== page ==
#1,147 – Why Generics Don’t Support Covariance

In C#, arrays support covariance, but generics do not.  Generics aren’t covariant in order to avoid the problem that we have with covariant arrays.  With arrays, we get type mismatch exceptions when trying to put something into the array of the wrong type.  The core problem here is that the array looks syntactically like an array of the base type, but is actually an array of the more derived type.

Generics in C# aren’t covariant in order to avoid this same problem.  The language designers decided to support covariance for arrays but not for generics.  The reasons are likely more historical than technical.

            // Array covariance--OK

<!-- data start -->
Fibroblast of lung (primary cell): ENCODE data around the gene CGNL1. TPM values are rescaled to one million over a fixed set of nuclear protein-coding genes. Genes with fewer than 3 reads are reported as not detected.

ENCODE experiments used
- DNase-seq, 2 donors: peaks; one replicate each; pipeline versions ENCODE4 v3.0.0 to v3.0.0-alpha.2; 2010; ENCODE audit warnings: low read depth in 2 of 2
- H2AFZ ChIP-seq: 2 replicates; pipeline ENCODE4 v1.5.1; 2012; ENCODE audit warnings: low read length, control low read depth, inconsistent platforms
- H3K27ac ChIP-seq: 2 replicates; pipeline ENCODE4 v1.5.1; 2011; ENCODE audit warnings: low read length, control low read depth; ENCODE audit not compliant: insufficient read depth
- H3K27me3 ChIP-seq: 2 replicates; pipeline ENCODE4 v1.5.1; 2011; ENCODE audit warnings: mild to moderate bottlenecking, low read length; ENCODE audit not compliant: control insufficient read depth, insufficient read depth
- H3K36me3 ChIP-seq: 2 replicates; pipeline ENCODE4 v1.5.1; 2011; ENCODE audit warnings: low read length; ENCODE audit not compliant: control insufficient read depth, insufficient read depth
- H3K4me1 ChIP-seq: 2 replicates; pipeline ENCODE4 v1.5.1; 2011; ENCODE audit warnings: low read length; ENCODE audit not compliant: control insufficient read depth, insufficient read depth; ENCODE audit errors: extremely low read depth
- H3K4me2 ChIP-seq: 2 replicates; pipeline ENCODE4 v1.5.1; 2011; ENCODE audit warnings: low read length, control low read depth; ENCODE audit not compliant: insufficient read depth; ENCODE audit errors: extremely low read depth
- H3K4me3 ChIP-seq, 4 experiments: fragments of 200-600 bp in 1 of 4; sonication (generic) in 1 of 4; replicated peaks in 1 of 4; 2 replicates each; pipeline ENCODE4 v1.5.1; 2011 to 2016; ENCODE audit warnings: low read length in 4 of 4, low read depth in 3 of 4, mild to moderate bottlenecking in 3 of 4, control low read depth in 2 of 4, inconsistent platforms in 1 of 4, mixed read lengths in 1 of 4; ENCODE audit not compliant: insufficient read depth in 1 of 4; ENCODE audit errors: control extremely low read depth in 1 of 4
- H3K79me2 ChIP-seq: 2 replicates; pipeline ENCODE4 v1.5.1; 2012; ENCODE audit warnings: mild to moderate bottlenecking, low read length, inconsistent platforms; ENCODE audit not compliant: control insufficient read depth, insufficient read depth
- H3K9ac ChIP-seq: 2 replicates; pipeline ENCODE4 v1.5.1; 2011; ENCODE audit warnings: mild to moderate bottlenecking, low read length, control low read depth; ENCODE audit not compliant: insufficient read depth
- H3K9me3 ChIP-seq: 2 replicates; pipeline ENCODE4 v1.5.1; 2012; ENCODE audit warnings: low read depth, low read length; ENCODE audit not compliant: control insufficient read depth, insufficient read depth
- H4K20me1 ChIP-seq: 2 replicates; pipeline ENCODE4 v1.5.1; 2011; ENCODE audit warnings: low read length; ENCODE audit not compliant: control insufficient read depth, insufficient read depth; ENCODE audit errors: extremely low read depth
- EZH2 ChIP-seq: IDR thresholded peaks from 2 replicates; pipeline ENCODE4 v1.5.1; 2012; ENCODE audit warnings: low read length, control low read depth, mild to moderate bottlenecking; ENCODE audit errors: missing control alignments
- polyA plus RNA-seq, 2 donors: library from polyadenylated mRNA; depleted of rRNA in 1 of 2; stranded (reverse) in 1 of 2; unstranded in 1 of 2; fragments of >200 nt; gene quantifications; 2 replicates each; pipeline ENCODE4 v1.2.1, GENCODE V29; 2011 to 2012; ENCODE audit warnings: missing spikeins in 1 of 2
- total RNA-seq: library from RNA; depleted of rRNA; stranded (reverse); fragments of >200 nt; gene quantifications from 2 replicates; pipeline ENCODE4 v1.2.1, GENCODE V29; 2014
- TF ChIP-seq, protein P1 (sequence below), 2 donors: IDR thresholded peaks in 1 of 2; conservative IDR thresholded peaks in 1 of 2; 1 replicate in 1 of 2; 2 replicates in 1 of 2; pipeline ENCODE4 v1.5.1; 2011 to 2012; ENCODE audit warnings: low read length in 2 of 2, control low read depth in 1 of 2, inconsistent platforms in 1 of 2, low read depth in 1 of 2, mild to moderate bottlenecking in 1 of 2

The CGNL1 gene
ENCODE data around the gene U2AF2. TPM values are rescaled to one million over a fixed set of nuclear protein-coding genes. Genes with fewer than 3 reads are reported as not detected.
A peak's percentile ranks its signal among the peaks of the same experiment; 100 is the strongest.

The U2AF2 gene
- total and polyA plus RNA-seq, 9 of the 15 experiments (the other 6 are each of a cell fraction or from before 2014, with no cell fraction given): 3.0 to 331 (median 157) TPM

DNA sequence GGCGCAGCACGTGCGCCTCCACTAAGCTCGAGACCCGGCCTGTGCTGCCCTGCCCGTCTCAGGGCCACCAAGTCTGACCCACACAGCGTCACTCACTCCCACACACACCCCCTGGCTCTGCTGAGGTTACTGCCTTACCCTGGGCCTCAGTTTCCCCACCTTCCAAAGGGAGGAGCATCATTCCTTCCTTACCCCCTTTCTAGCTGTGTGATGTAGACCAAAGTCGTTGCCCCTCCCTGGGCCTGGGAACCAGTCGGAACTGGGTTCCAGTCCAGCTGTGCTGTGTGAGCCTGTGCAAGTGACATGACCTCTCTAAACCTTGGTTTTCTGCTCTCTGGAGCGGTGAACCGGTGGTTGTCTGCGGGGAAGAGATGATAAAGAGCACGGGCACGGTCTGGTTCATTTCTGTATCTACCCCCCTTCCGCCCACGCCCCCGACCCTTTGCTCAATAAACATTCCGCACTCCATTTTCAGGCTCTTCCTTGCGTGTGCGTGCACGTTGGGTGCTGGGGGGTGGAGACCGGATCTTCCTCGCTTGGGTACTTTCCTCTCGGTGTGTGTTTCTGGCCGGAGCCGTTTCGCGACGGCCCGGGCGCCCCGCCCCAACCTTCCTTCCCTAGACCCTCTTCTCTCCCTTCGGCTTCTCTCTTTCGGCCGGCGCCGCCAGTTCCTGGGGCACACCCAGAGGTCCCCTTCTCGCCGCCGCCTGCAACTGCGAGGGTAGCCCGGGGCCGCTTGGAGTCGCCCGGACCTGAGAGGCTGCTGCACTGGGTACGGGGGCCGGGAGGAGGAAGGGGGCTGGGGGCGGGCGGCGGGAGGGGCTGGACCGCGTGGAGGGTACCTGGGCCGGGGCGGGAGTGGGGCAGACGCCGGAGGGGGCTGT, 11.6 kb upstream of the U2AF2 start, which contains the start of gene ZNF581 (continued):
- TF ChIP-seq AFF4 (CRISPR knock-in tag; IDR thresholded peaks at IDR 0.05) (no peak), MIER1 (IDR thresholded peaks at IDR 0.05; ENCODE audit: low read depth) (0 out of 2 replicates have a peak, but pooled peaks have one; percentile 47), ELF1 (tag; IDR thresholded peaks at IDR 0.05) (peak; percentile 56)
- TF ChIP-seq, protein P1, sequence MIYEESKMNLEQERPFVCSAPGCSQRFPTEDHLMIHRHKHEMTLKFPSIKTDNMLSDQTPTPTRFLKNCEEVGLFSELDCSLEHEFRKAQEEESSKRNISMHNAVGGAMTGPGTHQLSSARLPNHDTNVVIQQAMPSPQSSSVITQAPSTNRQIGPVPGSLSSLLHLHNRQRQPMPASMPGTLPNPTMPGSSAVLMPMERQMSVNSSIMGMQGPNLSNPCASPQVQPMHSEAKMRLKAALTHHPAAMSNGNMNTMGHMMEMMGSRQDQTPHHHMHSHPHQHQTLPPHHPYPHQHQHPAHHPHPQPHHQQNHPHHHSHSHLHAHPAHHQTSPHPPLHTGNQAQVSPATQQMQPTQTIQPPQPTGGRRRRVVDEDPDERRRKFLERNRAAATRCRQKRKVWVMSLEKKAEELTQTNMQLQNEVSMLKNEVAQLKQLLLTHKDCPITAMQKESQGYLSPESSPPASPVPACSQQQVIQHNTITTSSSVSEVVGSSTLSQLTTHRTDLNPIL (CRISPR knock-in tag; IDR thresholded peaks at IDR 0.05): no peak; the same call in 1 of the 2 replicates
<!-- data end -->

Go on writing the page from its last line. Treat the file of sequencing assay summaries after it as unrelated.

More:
Dog[] dogs = new Terrier[5];

            // The problem with array covariance.
            // Compiler allows, but throws ArrayTypeMismatchException
            // at run-time
            dogs[0] = new BorderCollie("Shep");

            // Generic covariance--not allowed (compiler error)
            List<Dog> moreDogs = new List<Terrier>();
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